“Wild meat in Liberia is seldom fat,” wrote Dr. Harley.

“Certain animals which normally store more fat than others are preferred for that reason. These included the giant rat, called ‘possum;’ the domestic dog, fattened by the Kpelle people especially for eating; the cow that has turned out to be sterile and so has never suckled a calf, but grown fat instead; porcupines; wart hogs; snakes; leopards in their prime, which are very plump and fat; and snakefish, prized because very fat.”

Why would peoples as far flung as Australia, North America, and Africa make a habit of seeking out animals with fat? They knew from experience that a diet of lean meat would make them sick. In modern times, we describe this as protein poisoning.

According to Healthline, “Protein poisoning is when the body takes in too much protein with not enough fat and carbohydrate for a long period of time. Other names for this are ‘rabbit starvation’ or ‘mal de caribou’ …  When excessive amounts are consumed, it can put the body at risk for increased levels of ammonia, urea, and amino acids in the blood.”

Modern science recognizes the symptoms of protein poisoning as nausea, diarrhea, malaise, headache, weakness, fatigue, and in extreme cases death—just as Stefansson described almost seventy years ago.

Does the USDA Have It Wrong?

And yet, what constitutes the centerpiece of the U.S. Department of Agriculture (USDA) Dietary Guidelines for Americans? Lean meat (including skinless chicken breasts) and nonfat or low-fat milk.

The Guidelines admonish us to keep fat consumption (from vegetable oils) at 30 percent of calories or less and to get our remaining calories in the form of carbohydrates (carbs). Some extreme diets—such as the paleo diet—advocate eating lots of lean meat with no carbs!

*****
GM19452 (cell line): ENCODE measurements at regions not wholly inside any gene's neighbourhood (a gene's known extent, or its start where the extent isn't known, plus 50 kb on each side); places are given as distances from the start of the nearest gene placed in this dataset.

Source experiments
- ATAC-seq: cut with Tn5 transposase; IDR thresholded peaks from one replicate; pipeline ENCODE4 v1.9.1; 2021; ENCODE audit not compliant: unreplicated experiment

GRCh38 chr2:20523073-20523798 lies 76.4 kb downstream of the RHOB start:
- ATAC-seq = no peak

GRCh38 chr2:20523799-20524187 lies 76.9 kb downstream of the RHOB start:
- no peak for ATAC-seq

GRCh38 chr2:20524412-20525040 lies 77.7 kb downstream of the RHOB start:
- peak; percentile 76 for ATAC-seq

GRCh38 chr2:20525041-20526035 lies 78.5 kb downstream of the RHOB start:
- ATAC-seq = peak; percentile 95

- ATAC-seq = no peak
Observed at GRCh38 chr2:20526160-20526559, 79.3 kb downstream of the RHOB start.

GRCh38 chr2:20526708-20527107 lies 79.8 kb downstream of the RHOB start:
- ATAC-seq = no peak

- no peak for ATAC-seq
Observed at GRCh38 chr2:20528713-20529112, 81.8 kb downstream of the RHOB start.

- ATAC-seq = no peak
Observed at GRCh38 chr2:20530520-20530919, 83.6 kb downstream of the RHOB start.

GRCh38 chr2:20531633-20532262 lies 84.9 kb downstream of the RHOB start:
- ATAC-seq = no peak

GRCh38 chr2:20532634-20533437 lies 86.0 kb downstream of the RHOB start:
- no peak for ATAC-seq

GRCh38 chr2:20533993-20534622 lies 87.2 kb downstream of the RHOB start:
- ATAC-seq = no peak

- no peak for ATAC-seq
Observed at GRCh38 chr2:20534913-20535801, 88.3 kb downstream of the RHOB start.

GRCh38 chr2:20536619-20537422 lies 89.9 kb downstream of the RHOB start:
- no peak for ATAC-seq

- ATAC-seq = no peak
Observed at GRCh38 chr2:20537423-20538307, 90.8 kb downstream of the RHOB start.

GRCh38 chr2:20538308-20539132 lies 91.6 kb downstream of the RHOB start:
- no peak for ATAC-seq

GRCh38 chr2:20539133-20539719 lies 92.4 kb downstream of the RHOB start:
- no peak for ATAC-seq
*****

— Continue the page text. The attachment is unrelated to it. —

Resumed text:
While including carbs in the diet may forestall the danger of protein poisoning, this strategy does not address the other risk of eating lean meat exclusively—or of eating any kind of protein (skim milk, egg whites, protein powders) without fat—and by that I mean animal fat.

That risk is vitamin A depletion.

When we eat protein, the body releases vitamin A from the liver. Researchers posit “a very close relation between vitamin A and protein synthesis and between dietary protein intake and vitamin A.” When malnourished children, deficient in vitamin A and protein are fed protein in the form of skim milk, vitamin A levels in the blood initially rise as the liver releases vitamin A but then fall again as the liver becomes depleted.

A very efficient way to deplete your body of this essential nutrient is to eat protein without any fat—just what the USDA recommends. In several instances, feeding of skim milk powder to malnourished children caused them to become blind—the most severe consequence of vitamin A deficiency.

In the days before we let the government tell us how to eat, Americans consumed chicken with gravy made from the fat—and never thought to avoid the skin. We drank whole milk and enjoyed butter and cream; we ate plenty of eggs and added extra yolks to dressings and sauces; lean meat was dressed in cream sauces or simply garnished with a pat of butter. We ate lobster with drawn butter, and fish in cream sauces. Meat just tasted better that way, and our meals were satisfying. Now we know why: Animal fats like butter, cream, egg yolks, and poultry fat provide the vitamin A we need to utilize the protein in our food. And we were a healthier America.

It’s time to return to the eating habits of our grandparents, secure in the knowledge that the foods that are the most delicious are also the most nutritious.

Views expressed in this article are the opinions of the author and do not necessarily reflect the views of The Epoch Times. Epoch Health welcomes professional discussion and friendly debate. To submit an opinion piece, please follow these guidelines and submit through our form here.